"Talk is cheap," except when it really isn't.
U.S. media conglomerate Liberty Global announced this evening that it would acquire Virgin Media [PDF] for $23.3 billion, a figure that will likely send shivers down the spine of media rival News Corporation chief executive Rupert Murdoch.
It comes just hours after Dell, with the help of Silver Lake and Microsoft, paid more than $24 million billion to pull out of the stock market.
Following the handshake on the deal, Liberty Global is already touting the deal as the creation of the "world's leading broadband communications company," covering 47 million homes and 25 million customers across 14 countries.
Little will change for end-users and customers of Virgin Media, though—even the company name will remain the same.
But there are finer points to the deal.
Shareholders in the British cable firm will receive cash and Liberty Global shares for an implied price of $47.87 in cash per Virgin Media share they hold, a premium of 24 percent on Virgin Media's closing price on February 4.
Virgin Media shareholders will own around 36 percent of Liberty Global's outstanding shares, and hold just over one-quarter of the voting rights. The cash element to the closing price totals $5.9 billion and will be financed through debt financing and available liquidity.
The deal will go through by forming a new holding company. Liberty Global will redomicile from the U.S. state of Delaware to the U.K. by becoming a subsidiary of a new publicly limited holding company.
Both companies will remain headquartered in their respective countries, however.
Once the two companies are combined, the firms said they expect around $180 million in annual costs savings.
But looking at the figures, the Liberty Global—Virgin Media deal has become one of the largest cable deals in history. Once the deal completes, between 75-80 percent of Liberty Global's revenue will come from European nations, including the U.K. and Germany.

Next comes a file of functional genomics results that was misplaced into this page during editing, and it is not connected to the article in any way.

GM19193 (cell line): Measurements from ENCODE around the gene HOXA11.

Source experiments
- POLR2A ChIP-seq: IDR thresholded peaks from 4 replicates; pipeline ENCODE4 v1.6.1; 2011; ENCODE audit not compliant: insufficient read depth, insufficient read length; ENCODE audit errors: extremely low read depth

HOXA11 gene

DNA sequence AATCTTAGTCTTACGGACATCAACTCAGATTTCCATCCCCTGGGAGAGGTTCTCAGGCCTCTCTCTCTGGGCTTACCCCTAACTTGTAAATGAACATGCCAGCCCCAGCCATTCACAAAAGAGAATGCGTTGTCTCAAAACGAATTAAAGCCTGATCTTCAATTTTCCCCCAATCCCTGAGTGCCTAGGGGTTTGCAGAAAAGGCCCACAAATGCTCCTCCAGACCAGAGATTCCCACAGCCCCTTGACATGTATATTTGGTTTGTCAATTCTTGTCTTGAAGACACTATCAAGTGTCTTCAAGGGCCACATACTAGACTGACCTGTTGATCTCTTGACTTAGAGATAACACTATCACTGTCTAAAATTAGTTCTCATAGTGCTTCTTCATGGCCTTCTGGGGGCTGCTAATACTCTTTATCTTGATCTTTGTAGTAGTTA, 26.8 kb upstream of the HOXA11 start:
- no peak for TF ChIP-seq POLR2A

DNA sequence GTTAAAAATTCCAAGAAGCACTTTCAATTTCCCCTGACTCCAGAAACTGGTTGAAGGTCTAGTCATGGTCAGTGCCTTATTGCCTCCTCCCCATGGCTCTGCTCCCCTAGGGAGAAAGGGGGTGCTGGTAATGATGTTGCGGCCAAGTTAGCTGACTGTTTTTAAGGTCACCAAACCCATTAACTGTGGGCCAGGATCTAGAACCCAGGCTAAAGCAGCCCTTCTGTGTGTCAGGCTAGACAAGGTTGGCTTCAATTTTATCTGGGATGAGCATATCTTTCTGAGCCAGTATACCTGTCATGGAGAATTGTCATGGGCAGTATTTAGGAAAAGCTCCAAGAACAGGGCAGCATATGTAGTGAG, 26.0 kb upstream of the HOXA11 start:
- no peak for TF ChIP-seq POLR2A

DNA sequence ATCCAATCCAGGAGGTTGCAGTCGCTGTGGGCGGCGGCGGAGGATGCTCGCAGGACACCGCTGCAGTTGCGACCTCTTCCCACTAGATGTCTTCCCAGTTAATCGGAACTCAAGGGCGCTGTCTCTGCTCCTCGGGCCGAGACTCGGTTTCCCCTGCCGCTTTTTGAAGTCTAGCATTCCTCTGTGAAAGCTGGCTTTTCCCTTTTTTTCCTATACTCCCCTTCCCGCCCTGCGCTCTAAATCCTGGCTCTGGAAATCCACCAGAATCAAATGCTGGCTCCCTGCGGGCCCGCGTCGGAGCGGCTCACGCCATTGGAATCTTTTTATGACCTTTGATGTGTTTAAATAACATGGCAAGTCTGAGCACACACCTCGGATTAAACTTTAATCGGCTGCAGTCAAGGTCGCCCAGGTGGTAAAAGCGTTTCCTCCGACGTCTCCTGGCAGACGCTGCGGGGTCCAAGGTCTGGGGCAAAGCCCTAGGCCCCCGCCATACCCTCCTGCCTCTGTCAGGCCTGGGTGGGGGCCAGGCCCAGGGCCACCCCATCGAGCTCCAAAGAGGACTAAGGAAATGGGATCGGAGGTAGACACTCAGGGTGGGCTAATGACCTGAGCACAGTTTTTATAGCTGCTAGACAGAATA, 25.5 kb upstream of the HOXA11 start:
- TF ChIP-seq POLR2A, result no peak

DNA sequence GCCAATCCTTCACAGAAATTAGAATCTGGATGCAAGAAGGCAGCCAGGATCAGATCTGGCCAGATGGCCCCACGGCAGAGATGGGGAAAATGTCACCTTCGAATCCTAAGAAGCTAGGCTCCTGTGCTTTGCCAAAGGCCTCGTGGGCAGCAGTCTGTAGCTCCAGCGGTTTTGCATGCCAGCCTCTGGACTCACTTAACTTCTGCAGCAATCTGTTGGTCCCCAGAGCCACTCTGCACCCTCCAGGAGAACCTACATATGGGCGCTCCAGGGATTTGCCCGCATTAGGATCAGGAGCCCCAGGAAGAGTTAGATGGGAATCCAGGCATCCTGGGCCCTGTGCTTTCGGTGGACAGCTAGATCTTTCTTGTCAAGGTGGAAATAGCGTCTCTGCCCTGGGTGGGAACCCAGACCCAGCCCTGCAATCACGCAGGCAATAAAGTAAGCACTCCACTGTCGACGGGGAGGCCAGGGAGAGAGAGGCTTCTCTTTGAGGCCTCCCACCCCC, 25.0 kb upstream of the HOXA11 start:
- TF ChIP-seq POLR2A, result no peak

The U.S. media giant has effectively fully globalized in one fell swoop, the company's relatively modest expansion in Europe in recent years notwithstanding.
Liberty Global president and chief executive Mike Fries said in prepared remarks:
Like all of our strategic acquisitions we expect this combination to yield meaningful operating and capex synergies of approximately $180 million per year upon full integration. But just as importantly, Virgin Media's market leading innovation and product expertise, particularly in mobile and B2B, will accelerate our own development of these business segments.
On Tuesday, there were rumblings that the U.S. media giant would speaking to the Financial Times of London.—which has around 4 million subscribers in the U.K. Rumblings were later confirmed by Liberty Global,
Shares rose in Virgin Media ($VMED) by close to 18 percent during the day on the news of an impending buy-out.
But here's the kicker for News Corp. and rivals: all eyes are on the U.K. fiber, broadband, and pay-TV market now. That's where the real fight will be, rather than on U.S. shores
Not only does it now have, through a U.K. fiber broadband provider, more customers than Murdoch majority-owned Sky Broadband by at least a half-million customer mark, but Virgin Media also has far faster networking speeds. Virgin Media now has the monopoly to hit the business market hard with super-fast Internet speeds; something that is still in demand in the U.K. market.
And this isn't the first time Liberty Global chairman John Malone and News Corp.'s Rupert Murdoch have butted heads in the media space.
The Liberty Global—Virgin Media also takes on News Corp. in the pay-TV space. Murdoch already owns British Sky Broadcasting (BSkyB), which dominates the U.K. pay-television market, but Virgin Media is catching up—and extremely quickly. BSkyB has around 11 million subscribers, but its expansion was hampered after News Corp.'s newspaper business was caught up in the U.K. phone hacking scandal.
Between 2004-2006, the two firms fought over satellite television provider DirectTV, resulting in the purchase of a controlling stake from News Corp. in a part-cash, part-equity deal worth around $11 billion, according to The New York Times.
With Dell going private and the Liberty Global—Virgin Media going through, it really hasn't been a bad day for U.S. and European business.